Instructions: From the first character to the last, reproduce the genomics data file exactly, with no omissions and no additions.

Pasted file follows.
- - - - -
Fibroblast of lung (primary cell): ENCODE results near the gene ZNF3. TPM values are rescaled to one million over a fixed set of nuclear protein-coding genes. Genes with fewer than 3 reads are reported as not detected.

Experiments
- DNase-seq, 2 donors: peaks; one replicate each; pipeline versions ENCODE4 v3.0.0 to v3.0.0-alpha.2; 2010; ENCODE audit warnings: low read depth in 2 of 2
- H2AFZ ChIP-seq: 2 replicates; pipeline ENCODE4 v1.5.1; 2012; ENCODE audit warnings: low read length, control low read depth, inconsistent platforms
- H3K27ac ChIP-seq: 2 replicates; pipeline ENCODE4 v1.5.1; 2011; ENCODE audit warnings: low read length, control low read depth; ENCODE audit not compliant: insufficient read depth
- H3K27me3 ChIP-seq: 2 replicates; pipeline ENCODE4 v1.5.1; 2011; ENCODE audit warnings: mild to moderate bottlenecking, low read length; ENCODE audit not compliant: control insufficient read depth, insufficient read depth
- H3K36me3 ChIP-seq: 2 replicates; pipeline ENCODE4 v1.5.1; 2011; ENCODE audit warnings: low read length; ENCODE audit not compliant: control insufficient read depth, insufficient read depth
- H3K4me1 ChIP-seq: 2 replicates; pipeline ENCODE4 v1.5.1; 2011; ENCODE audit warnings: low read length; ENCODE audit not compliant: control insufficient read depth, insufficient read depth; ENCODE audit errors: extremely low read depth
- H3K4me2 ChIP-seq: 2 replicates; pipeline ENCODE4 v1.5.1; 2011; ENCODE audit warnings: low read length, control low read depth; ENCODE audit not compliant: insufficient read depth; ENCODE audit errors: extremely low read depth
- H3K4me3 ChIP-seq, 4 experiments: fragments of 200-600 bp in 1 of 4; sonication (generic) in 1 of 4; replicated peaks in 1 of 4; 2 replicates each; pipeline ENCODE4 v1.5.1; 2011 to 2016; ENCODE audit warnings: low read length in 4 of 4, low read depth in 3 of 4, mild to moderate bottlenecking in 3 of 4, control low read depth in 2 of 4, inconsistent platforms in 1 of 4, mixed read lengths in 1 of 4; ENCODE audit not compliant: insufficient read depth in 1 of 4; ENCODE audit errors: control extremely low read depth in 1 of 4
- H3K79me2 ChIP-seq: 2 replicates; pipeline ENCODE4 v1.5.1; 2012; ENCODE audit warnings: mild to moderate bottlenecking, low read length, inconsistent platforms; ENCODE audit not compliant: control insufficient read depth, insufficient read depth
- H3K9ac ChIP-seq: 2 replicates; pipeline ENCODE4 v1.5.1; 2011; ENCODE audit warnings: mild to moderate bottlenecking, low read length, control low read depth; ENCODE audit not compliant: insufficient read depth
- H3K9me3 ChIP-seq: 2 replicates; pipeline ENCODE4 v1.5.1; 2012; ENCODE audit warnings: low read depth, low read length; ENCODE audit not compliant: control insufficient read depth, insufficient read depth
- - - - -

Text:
Fibroblast of lung (primary cell): ENCODE results near the gene ZNF3. TPM values are rescaled to one million over a fixed set of nuclear protein-coding genes. Genes with fewer than 3 reads are reported as not detected.

Experiments
- DNase-seq, 2 donors: peaks; one replicate each; pipeline versions ENCODE4 v3.0.0 to v3.0.0-alpha.2; 2010; ENCODE audit warnings: low read depth in 2 of 2
- H2AFZ ChIP-seq: 2 replicates; pipeline ENCODE4 v1.5.1; 2012; ENCODE audit warnings: low read length, control low read depth, inconsistent platforms
- H3K27ac ChIP-seq: 2 replicates; pipeline ENCODE4 v1.5.1; 2011; ENCODE audit warnings: low read length, control low read depth; ENCODE audit not compliant: insufficient read depth
- H3K27me3 ChIP-seq: 2 replicates; pipeline ENCODE4 v1.5.1; 2011; ENCODE audit warnings: mild to moderate bottlenecking, low read length; ENCODE audit not compliant: control insufficient read depth, insufficient read depth
- H3K36me3 ChIP-seq: 2 replicates; pipeline ENCODE4 v1.5.1; 2011; ENCODE audit warnings: low read length; ENCODE audit not compliant: control insufficient read depth, insufficient read depth
- H3K4me1 ChIP-seq: 2 replicates; pipeline ENCODE4 v1.5.1; 2011; ENCODE audit warnings: low read length; ENCODE audit not compliant: control insufficient read depth, insufficient read depth; ENCODE audit errors: extremely low read depth
- H3K4me2 ChIP-seq: 2 replicates; pipeline ENCODE4 v1.5.1; 2011; ENCODE audit warnings: low read length, control low read depth; ENCODE audit not compliant: insufficient read depth; ENCODE audit errors: extremely low read depth
- H3K4me3 ChIP-seq, 4 experiments: fragments of 200-600 bp in 1 of 4; sonication (generic) in 1 of 4; replicated peaks in 1 of 4; 2 replicates each; pipeline ENCODE4 v1.5.1; 2011 to 2016; ENCODE audit warnings: low read length in 4 of 4, low read depth in 3 of 4, mild to moderate bottlenecking in 3 of 4, control low read depth in 2 of 4, inconsistent platforms in 1 of 4, mixed read lengths in 1 of 4; ENCODE audit not compliant: insufficient read depth in 1 of 4; ENCODE audit errors: control extremely low read depth in 1 of 4
- H3K79me2 ChIP-seq: 2 replicates; pipeline ENCODE4 v1.5.1; 2012; ENCODE audit warnings: mild to moderate bottlenecking, low read length, inconsistent platforms; ENCODE audit not compliant: control insufficient read depth, insufficient read depth
- H3K9ac ChIP-seq: 2 replicates; pipeline ENCODE4 v1.5.1; 2011; ENCODE audit warnings: mild to moderate bottlenecking, low read length, control low read depth; ENCODE audit not compliant: insufficient read depth
- H3K9me3 ChIP-seq: 2 replicates; pipeline ENCODE4 v1.5.1; 2012; ENCODE audit warnings: low read depth, low read length; ENCODE audit not compliant: control insufficient read depth, insufficient read depth